# Measuring National Output and National Income - DOC

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"Measuring National Output and National Income - DOC"

```					Quiz 3 - Chapter 7 Measuring Domestic Output and National
Income

1. GDP excludes expenditures for:
b. new housing
c. government purchases of military equipment
d. corporate stock

Feedback: Corporate stock is a certificate of ownership of a firm and does not represent production of
final goods and services.

2. The ―G‖ term in C + Ig + G + Xn includes all of the following except:
a. state government purchases of new computers
b. Social Security checks received by retirees
c. salaries received by members of the military
d. local government expenditures for new school construction

Feedback: Social Security checks are transfer payments—transfers of income from taxpayers to
recipients—that does not represent a contribution to current production.

3. A nation’s capital stock was valued at \$400 billion on January 1st and \$420 billion on December 31st.
If consumption of private fixed capital was \$15 billion during the year:
a. net investment was \$35 billion
b. net investment was \$5 billion
c. gross investment was \$20 billion
d. gross investment was \$35 billion

Feedback: Net investment is measured by the growth in the capital stock. Gross investment is this
amount plus any depreciation.

4. Refer to the following data:

Personal consumption expenditures                 \$   4500
Gross private domestic investment                 \$    800
Consumption of fixed capital                      \$    150
Government purchases                              \$    950
Exports                                           \$     65
Imports                                            \$    85

Net domestic product in this economy is:
a. \$6,080
b. \$6,230
c. \$6,295
d. \$6,270

Feedback: Net domestic product is the sum of C + In + G + Xn: \$4,500 + (\$800 – \$150) + \$950 + (\$65 –
\$85) = \$6,080.

5. The income approach to GDP sums the total income earned by resource suppliers and adds:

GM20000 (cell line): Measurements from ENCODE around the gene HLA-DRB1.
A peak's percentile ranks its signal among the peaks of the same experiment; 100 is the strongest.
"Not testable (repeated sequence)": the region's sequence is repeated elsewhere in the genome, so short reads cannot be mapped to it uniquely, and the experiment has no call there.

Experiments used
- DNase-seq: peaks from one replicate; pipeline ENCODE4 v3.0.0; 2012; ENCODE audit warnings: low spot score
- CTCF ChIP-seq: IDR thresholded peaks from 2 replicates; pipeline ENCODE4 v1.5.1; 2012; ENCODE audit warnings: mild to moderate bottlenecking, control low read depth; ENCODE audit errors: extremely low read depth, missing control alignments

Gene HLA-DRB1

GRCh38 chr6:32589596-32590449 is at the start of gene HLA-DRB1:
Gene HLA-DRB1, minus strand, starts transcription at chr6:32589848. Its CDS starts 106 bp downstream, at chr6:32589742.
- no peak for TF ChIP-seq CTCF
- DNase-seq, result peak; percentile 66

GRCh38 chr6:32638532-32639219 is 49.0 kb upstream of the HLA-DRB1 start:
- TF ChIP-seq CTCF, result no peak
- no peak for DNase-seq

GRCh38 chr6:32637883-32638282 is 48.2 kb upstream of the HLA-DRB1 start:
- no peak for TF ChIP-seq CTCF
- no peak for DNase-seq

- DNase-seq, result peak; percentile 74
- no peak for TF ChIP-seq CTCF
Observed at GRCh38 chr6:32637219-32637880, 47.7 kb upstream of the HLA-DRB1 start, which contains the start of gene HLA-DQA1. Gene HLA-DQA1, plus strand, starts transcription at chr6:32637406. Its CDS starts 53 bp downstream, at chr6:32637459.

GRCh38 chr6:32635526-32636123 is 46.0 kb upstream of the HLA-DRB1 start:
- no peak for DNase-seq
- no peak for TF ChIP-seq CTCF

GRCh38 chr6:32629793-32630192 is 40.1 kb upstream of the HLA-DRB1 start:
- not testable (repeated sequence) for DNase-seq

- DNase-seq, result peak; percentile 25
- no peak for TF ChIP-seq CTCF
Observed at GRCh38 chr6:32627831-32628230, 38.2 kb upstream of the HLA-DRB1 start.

a. net transfer payments and personal taxes
b. net investment and depreciation
d. net transfer payments, depreciation, and net factor income earned in the U.S.

Feedback: The expenditure approach sums the value of all expenditures on domestically produced
output. To match this, the income approach begins with national income—income earned by U.S.-
supplied resources. However, it must also include depreciation, indirect business taxes and net factor

6. Refer to the following data:

Year    Units of Output     Price per unit
1             4                  \$3
2             5                  \$4
3             8                  \$5
4             9                  \$6
5            10                  \$7

This economy produces only one product; price and output data are shown for a five-year period. Year 3
is the base year.

The price index for year 4 is:
a. 80
b. 120
c. 20%
d. 1.2

Feedback: The price index is the ratio of the value of output in year 4 to the value of that same output in
year 3, multiplied by 100. In this example, the price index is [(9 x \$6) / (9 x \$5)] x 100, or 120.
7. Refer to the following data:

Year     Units of Output    Price per unit
1              4                 \$3
2              5                 \$4
3              8                 \$5
4              9                 \$6
5             10                 \$7

This economy produces only one product; price and output data are shown for a five-year period. Year 3
is the base year.

Real GDP in year 5 is:
a. \$40
b. \$50
c. \$56
d. \$70

Feedback: Real GDP measures the value of output using constant prices. In this example, year 5 output is
10 and the base year price is \$5, so real GDP is \$50. Alternatively, one could calculate the price index for
year 5 as 140, then calculate real GDP as year 5 nominal GDP (\$70) deflated by the index: real GDP =
(\$70 /140) x 100 = \$50.

8. In a given year, nominal GDP increased by 12% while the GDP price deflator rose from 150 to 156.
Over this period, real GDP:
a. remained constant
b. rose by approximately 6%
c. rose by approximately 8%
d. rose by approximately 12%

Feedback: The price level rose by 4%, from 150 to 156. Real GDP increased approximately by the
difference in the growth of nominal GDP and the growth in the price deflator.

9. The change in real GDP is not an accurate measure of the change in economic welfare because:
a. improvements in product quality are overstated
b. expenditures for personal services are excluded
c. the price level changes over time
d. some production creates pollution

Feedback: To the extent that increased production degrades the environment, measured changes in output
will fail to account for changes in economic well-being.
10. True or false: If imports exceed exports, the ―net exports‖ term in GDP is positive.
a. True
b. False